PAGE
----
When I consider the direction or attitude of Jesus’ prayers in the gospels, I notice an order in the very first occasion where Jesus is seen praying at His baptism. In praying like Jesus there is an order that is stunning in it’s simplicity:
Now when all the people were baptized, Jesus was also baptized, and while He was praying, heaven was opened, and the Holy Spirit descended upon Him in bodily form like a dove, and a voice came out of heaven, “You are My beloved Son, in You I am well-pleased.” (Lk 3:21-22)
Here is the order I observed: Setting apart, submission, opening heaven, and the voice of God that speaks of our security in the love of God. This article will deal with Setting apart.
- Setting apart. The baptism of Jesus was an act of setting apart for the priesthood. John Lightfoot suggested that this was the initiation of Christ’s priestly role. The Gospel of Luke reports that Jesus was about thirty years old when He began His ministry (Lk 3:23), which is the minimum age required to become a priest. (Num 4:3). The Scriptures required three elements for setting apart of priests in God’s presence: sacrifice, washing with water, and anointing oil. In this case, the waters of the Jordan were for the symbolic cleansing and Jesus was the sacrifice supplied for his own priestly consecration. The presence of the Holy Spirit who would soon declare the belovedness of the Son was the anointing with the oil. Also, in his baptism, Jesus was also identifying with sinful people who would be coming into the gospel.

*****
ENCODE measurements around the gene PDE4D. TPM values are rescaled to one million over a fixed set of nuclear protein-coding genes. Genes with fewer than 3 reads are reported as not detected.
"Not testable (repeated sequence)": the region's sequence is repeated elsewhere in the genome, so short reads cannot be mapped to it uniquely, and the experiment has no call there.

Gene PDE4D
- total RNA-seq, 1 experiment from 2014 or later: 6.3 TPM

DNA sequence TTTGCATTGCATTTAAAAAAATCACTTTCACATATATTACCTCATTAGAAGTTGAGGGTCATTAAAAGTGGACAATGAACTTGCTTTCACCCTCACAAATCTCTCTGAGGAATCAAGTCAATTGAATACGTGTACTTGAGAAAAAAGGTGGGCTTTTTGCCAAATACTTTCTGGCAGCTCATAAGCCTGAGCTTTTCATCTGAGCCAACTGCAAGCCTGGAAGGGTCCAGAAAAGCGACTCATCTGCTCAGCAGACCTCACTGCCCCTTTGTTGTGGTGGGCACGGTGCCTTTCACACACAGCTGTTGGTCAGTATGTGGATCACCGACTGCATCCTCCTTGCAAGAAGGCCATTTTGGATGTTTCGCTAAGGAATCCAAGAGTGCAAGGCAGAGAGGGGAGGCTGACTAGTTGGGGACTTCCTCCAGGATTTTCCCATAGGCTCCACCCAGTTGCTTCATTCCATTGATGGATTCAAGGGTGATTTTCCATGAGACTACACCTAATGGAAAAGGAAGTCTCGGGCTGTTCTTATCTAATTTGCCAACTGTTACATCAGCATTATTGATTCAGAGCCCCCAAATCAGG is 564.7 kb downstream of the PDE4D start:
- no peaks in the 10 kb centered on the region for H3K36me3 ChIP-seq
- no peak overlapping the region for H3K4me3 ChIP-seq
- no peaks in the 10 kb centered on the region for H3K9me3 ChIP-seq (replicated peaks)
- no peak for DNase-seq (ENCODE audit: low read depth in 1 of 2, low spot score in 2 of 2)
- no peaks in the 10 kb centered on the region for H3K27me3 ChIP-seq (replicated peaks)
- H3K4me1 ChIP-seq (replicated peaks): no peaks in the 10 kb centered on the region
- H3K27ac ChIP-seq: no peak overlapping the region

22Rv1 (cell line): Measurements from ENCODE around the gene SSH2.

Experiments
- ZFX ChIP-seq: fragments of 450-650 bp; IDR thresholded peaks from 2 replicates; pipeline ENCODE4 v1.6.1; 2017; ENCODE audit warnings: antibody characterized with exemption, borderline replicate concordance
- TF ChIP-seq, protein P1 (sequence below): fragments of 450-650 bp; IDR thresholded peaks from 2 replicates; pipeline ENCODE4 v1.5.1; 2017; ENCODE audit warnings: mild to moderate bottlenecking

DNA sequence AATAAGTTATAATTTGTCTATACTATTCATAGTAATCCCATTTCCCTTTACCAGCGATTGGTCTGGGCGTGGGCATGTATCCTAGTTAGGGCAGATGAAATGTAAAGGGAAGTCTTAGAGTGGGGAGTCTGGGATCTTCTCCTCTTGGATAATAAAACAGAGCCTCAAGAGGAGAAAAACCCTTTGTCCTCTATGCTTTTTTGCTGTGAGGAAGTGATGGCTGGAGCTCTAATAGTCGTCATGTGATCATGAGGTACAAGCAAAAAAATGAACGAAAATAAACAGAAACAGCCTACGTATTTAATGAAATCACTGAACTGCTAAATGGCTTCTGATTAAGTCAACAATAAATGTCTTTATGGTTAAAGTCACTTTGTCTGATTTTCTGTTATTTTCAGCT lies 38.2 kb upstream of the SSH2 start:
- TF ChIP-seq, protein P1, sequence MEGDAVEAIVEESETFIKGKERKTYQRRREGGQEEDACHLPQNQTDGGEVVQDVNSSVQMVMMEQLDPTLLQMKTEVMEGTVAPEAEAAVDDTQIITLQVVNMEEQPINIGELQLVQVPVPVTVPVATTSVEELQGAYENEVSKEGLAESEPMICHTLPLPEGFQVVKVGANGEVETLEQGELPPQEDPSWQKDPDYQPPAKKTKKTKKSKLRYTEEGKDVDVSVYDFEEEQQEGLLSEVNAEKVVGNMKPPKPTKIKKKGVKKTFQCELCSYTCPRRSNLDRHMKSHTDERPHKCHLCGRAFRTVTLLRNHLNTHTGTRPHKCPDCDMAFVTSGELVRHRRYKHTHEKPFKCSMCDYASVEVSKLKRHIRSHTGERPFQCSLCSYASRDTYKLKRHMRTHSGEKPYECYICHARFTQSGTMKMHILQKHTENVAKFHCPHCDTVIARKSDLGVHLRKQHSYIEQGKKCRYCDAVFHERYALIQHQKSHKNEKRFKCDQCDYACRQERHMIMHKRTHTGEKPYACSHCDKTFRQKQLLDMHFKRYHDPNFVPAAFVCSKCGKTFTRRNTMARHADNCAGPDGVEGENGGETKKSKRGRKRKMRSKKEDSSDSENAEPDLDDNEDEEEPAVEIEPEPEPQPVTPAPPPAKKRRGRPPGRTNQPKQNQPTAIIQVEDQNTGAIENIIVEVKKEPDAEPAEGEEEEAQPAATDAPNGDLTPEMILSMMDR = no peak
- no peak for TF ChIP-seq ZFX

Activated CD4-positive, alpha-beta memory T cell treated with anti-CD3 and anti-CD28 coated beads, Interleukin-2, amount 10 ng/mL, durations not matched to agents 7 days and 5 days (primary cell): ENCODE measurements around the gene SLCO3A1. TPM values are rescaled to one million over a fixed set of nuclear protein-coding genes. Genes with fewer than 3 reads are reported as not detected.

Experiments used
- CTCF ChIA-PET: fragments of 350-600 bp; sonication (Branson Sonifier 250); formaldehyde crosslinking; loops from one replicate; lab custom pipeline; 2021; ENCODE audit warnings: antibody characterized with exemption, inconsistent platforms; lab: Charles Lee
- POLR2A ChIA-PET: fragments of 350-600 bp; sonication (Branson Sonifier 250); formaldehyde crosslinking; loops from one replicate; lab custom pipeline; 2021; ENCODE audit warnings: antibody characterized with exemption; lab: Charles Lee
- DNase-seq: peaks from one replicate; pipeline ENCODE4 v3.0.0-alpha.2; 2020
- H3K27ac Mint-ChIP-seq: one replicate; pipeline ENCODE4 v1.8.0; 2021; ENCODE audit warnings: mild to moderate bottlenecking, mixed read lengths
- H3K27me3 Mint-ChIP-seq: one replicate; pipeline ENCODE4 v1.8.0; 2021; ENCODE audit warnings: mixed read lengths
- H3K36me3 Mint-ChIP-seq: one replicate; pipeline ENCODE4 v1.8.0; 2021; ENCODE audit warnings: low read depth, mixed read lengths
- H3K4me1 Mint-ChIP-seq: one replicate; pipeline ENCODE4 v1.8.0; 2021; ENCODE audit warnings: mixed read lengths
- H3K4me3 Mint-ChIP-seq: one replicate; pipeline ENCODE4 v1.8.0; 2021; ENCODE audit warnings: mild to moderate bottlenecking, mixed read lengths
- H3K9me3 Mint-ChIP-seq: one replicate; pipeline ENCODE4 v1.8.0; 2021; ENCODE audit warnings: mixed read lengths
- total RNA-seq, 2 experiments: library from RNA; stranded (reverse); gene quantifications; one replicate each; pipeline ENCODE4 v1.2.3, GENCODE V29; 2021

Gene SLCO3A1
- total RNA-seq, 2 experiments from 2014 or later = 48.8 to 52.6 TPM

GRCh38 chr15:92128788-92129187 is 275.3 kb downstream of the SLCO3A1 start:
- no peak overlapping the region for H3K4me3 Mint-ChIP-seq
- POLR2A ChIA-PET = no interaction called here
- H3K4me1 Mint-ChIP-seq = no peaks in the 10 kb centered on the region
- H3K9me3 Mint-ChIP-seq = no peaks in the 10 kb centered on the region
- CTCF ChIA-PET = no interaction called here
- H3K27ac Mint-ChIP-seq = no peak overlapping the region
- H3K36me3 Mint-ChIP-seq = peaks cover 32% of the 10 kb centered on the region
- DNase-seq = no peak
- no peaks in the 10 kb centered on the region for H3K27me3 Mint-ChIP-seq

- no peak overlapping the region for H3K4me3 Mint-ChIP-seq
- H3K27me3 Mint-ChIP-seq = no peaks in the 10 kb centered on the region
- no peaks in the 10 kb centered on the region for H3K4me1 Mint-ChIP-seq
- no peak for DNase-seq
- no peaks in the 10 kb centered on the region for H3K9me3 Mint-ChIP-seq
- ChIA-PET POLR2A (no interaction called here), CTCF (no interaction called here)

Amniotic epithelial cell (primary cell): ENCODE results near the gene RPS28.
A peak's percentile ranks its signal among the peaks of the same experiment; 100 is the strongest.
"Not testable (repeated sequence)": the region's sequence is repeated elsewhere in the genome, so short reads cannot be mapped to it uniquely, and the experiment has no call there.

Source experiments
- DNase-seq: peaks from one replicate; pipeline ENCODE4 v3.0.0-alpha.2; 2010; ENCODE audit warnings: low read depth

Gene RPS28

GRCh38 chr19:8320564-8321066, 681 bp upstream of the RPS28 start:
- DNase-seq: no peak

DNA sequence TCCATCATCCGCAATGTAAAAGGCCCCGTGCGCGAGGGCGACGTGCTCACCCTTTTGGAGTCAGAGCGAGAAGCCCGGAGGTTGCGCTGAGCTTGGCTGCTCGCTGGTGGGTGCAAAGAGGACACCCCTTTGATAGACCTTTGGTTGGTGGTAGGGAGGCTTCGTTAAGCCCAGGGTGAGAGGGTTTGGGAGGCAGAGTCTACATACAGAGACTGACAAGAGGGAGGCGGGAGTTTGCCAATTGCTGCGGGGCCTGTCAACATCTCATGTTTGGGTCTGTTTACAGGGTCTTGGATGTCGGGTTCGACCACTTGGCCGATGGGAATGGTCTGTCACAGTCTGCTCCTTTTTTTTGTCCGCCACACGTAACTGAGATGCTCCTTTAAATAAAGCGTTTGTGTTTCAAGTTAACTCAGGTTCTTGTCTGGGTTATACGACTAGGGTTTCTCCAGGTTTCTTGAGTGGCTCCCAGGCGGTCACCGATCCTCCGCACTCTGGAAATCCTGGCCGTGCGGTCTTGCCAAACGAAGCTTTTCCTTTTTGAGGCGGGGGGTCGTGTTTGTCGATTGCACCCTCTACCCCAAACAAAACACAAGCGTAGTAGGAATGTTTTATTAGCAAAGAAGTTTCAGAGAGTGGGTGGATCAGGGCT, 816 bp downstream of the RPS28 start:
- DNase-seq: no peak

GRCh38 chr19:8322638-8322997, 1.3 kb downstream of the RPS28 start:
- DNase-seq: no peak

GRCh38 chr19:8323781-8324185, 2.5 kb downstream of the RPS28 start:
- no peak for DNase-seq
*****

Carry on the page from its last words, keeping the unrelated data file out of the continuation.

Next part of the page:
The first move toward praying like Jesus is our understanding that prayer is an act of our priesthood in Christ. The apostle Peter speaks of our priesthood. “You also, as living stones, are being built up as a spiritual house for a holy priesthood, to offer up spiritual sacrifices acceptable to God through Jesus Christ …But you are a chosen race, a royal priesthood, a holy nation, a people for his own possession, that you may proclaim the excellencies of him who called you out of darkness into his marvelous light.” (1 Pet 2:5,9) The role of the priest is to represent man to God and God to man. Priests go into the presence of God to do His business, not their own. Given the examples of prayer mentioned in the previous blog article, there is little evidence that Jesus went into the presence of His Father with an agenda. He entered into the presence of His Father for the purpose of connection and binding Himself to the Father’s heart. (More about being bound to the heart of the Father in the next article.)
What does this speak to our own priestly ministry of prayer? We must enter into prayer as an act of our priestly ministry. We enter our priestly ministry of prayer as Jesus did requiring sacrifice, cleansing, and the anointing of the Spirit. Paul tells us to present ourselves as living sacrifices and that in doing so we will be transformed by the renewing of our minds. (See Rom 12:1-2) As we enter into our priestly ministry of prayer let’s put on the garments of the priest submitting ourselves to the cleansing from our own agenda, entering by the blood of the Lamb of God, and receiving the anointing of the Holy Spirit who teaches us how and what to pray. (See Rom 8:26-27) As we prepare to pray like Jesus, let us set ourselves apart as the priesthood of His presence.
See John Lightfoot, Commentary on the New Testament From the Talmud and Hebraica (Peabody, MA: Hendrickson, 1995), 79-80.